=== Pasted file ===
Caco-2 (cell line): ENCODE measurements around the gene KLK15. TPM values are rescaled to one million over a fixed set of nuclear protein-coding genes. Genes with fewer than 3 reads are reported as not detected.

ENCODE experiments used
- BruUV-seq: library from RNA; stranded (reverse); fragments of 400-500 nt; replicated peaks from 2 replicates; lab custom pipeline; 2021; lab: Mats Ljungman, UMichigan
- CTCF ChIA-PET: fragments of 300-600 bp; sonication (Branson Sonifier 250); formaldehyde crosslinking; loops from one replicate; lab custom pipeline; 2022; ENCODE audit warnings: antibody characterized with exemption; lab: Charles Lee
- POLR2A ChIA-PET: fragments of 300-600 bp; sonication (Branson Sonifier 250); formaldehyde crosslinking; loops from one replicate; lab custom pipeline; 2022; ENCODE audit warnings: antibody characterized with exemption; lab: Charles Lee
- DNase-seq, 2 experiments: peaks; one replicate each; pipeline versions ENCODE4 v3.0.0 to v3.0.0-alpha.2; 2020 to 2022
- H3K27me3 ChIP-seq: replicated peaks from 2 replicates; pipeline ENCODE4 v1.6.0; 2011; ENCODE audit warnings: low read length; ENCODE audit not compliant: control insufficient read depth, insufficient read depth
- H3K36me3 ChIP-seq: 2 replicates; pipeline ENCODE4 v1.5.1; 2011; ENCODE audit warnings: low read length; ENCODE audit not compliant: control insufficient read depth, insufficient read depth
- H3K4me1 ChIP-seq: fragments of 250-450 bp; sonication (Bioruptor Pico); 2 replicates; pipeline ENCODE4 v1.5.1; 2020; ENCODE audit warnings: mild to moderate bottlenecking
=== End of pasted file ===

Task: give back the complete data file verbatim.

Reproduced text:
Caco-2 (cell line): ENCODE measurements around the gene KLK15. TPM values are rescaled to one million over a fixed set of nuclear protein-coding genes. Genes with fewer than 3 reads are reported as not detected.

ENCODE experiments used
- BruUV-seq: library from RNA; stranded (reverse); fragments of 400-500 nt; replicated peaks from 2 replicates; lab custom pipeline; 2021; lab: Mats Ljungman, UMichigan
- CTCF ChIA-PET: fragments of 300-600 bp; sonication (Branson Sonifier 250); formaldehyde crosslinking; loops from one replicate; lab custom pipeline; 2022; ENCODE audit warnings: antibody characterized with exemption; lab: Charles Lee
- POLR2A ChIA-PET: fragments of 300-600 bp; sonication (Branson Sonifier 250); formaldehyde crosslinking; loops from one replicate; lab custom pipeline; 2022; ENCODE audit warnings: antibody characterized with exemption; lab: Charles Lee
- DNase-seq, 2 experiments: peaks; one replicate each; pipeline versions ENCODE4 v3.0.0 to v3.0.0-alpha.2; 2020 to 2022
- H3K27me3 ChIP-seq: replicated peaks from 2 replicates; pipeline ENCODE4 v1.6.0; 2011; ENCODE audit warnings: low read length; ENCODE audit not compliant: control insufficient read depth, insufficient read depth
- H3K36me3 ChIP-seq: 2 replicates; pipeline ENCODE4 v1.5.1; 2011; ENCODE audit warnings: low read length; ENCODE audit not compliant: control insufficient read depth, insufficient read depth
- H3K4me1 ChIP-seq: fragments of 250-450 bp; sonication (Bioruptor Pico); 2 replicates; pipeline ENCODE4 v1.5.1; 2020; ENCODE audit warnings: mild to moderate bottlenecking